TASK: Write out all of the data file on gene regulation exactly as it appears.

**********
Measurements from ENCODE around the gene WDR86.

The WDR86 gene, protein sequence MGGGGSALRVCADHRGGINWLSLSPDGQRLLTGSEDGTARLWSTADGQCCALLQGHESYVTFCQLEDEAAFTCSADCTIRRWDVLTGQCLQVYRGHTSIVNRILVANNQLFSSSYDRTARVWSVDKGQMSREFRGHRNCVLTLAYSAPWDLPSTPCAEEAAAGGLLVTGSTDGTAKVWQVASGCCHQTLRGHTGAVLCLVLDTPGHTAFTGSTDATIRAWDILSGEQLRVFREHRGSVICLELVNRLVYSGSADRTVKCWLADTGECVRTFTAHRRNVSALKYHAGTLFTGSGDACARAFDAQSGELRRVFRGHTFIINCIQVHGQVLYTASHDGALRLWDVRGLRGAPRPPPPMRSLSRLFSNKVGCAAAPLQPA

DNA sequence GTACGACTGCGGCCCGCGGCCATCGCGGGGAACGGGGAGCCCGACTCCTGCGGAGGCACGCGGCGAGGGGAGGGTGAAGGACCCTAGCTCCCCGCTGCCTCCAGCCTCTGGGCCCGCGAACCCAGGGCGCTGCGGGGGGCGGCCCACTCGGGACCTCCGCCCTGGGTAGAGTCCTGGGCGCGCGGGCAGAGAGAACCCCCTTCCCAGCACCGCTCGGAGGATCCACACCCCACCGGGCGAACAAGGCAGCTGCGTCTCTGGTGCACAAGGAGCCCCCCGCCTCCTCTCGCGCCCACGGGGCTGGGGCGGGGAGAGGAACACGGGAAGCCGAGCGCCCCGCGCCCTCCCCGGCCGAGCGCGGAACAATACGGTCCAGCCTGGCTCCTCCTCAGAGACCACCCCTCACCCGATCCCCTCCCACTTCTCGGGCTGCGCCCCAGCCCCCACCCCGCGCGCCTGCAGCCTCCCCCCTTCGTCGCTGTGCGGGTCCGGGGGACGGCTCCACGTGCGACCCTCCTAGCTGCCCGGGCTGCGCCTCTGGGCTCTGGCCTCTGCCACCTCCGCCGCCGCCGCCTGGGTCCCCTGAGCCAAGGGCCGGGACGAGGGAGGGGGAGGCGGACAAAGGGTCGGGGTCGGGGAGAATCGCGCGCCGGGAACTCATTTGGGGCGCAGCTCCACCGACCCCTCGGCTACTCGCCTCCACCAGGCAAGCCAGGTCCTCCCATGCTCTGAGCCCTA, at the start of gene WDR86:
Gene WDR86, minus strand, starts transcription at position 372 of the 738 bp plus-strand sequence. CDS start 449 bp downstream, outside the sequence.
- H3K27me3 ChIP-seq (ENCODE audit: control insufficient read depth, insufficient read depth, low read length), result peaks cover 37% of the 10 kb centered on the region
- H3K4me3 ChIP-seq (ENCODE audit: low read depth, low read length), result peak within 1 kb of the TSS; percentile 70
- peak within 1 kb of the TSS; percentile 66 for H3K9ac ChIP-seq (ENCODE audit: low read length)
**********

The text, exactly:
Measurements from ENCODE around the gene WDR86.

The WDR86 gene, protein sequence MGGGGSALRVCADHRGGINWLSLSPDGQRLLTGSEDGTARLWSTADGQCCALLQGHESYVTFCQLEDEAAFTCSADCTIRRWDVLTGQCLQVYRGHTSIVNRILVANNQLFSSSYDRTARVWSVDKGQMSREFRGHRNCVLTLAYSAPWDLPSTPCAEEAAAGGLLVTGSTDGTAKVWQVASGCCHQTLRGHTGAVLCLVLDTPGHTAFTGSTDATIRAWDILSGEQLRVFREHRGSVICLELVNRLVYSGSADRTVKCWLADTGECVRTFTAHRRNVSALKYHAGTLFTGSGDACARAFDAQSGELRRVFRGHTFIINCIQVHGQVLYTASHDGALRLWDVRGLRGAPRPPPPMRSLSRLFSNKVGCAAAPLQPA

DNA sequence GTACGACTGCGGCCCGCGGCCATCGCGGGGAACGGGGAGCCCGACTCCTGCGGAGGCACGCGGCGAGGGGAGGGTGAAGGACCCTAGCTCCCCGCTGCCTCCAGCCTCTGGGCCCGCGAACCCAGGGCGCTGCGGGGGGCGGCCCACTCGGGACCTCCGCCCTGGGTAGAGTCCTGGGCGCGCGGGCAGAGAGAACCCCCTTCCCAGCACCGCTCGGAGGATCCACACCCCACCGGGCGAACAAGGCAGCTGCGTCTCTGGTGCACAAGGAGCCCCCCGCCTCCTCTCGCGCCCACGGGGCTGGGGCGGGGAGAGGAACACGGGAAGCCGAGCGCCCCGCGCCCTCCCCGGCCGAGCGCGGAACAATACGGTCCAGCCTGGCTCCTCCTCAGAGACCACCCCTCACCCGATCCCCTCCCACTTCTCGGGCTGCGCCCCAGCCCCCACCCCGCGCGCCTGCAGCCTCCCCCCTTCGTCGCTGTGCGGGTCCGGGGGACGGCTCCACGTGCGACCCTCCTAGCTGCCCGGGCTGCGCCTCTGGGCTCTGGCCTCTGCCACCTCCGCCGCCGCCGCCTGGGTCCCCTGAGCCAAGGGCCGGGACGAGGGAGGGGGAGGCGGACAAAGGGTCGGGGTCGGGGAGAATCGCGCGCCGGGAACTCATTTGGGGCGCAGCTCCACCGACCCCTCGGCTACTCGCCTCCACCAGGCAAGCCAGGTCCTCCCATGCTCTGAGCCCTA, at the start of gene WDR86:
Gene WDR86, minus strand, starts transcription at position 372 of the 738 bp plus-strand sequence. CDS start 449 bp downstream, outside the sequence.
- H3K27me3 ChIP-seq (ENCODE audit: control insufficient read depth, insufficient read depth, low read length), result peaks cover 37% of the 10 kb centered on the region
- H3K4me3 ChIP-seq (ENCODE audit: low read depth, low read length), result peak within 1 kb of the TSS; percentile 70
- peak within 1 kb of the TSS; percentile 66 for H3K9ac ChIP-seq (ENCODE audit: low read length)